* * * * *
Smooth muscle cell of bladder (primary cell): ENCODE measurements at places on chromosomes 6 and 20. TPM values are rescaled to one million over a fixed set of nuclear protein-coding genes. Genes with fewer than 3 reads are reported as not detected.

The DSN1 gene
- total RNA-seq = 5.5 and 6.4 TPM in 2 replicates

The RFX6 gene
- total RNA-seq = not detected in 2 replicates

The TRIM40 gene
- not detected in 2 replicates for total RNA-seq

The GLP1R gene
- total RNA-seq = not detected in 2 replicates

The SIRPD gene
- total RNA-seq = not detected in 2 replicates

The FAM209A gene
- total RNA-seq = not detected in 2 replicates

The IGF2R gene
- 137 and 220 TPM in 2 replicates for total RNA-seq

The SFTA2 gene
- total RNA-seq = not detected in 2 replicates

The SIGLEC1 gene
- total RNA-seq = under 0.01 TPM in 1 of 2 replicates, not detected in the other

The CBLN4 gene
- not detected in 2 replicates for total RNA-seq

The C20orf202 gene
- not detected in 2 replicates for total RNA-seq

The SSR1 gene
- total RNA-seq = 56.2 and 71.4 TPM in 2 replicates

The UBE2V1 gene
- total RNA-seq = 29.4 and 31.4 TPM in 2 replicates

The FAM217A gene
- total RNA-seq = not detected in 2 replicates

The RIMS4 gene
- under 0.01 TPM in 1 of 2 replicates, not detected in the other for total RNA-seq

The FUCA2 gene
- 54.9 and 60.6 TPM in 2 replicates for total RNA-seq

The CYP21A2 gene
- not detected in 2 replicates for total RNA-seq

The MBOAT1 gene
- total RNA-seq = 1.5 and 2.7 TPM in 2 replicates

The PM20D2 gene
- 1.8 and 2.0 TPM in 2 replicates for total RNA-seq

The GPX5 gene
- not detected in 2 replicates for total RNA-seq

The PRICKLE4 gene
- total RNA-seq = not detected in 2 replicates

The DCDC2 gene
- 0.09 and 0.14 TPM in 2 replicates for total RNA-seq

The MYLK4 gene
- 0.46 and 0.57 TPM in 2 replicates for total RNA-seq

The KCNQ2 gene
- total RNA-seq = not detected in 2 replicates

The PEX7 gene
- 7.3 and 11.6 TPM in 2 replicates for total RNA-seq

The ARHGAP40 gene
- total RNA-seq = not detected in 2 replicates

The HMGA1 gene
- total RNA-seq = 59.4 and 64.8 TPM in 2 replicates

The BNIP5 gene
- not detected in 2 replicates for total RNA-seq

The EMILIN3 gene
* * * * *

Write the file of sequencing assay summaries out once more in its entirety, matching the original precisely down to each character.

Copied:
Smooth muscle cell of bladder (primary cell): ENCODE measurements at places on chromosomes 6 and 20. TPM values are rescaled to one million over a fixed set of nuclear protein-coding genes. Genes with fewer than 3 reads are reported as not detected.

The DSN1 gene
- total RNA-seq = 5.5 and 6.4 TPM in 2 replicates

The RFX6 gene
- total RNA-seq = not detected in 2 replicates

The TRIM40 gene
- not detected in 2 replicates for total RNA-seq

The GLP1R gene
- total RNA-seq = not detected in 2 replicates

The SIRPD gene
- total RNA-seq = not detected in 2 replicates

The FAM209A gene
- total RNA-seq = not detected in 2 replicates

The IGF2R gene
- 137 and 220 TPM in 2 replicates for total RNA-seq

The SFTA2 gene
- total RNA-seq = not detected in 2 replicates

The SIGLEC1 gene
- total RNA-seq = under 0.01 TPM in 1 of 2 replicates, not detected in the other

The CBLN4 gene
- not detected in 2 replicates for total RNA-seq

The C20orf202 gene
- not detected in 2 replicates for total RNA-seq

The SSR1 gene
- total RNA-seq = 56.2 and 71.4 TPM in 2 replicates

The UBE2V1 gene
- total RNA-seq = 29.4 and 31.4 TPM in 2 replicates

The FAM217A gene
- total RNA-seq = not detected in 2 replicates

The RIMS4 gene
- under 0.01 TPM in 1 of 2 replicates, not detected in the other for total RNA-seq

The FUCA2 gene
- 54.9 and 60.6 TPM in 2 replicates for total RNA-seq

The CYP21A2 gene
- not detected in 2 replicates for total RNA-seq

The MBOAT1 gene
- total RNA-seq = 1.5 and 2.7 TPM in 2 replicates

The PM20D2 gene
- 1.8 and 2.0 TPM in 2 replicates for total RNA-seq

The GPX5 gene
- not detected in 2 replicates for total RNA-seq

The PRICKLE4 gene
- total RNA-seq = not detected in 2 replicates

The DCDC2 gene
- 0.09 and 0.14 TPM in 2 replicates for total RNA-seq

The MYLK4 gene
- 0.46 and 0.57 TPM in 2 replicates for total RNA-seq

The KCNQ2 gene
- total RNA-seq = not detected in 2 replicates

The PEX7 gene
- 7.3 and 11.6 TPM in 2 replicates for total RNA-seq

The ARHGAP40 gene
- total RNA-seq = not detected in 2 replicates

The HMGA1 gene
- total RNA-seq = 59.4 and 64.8 TPM in 2 replicates

The BNIP5 gene
- not detected in 2 replicates for total RNA-seq

The EMILIN3 gene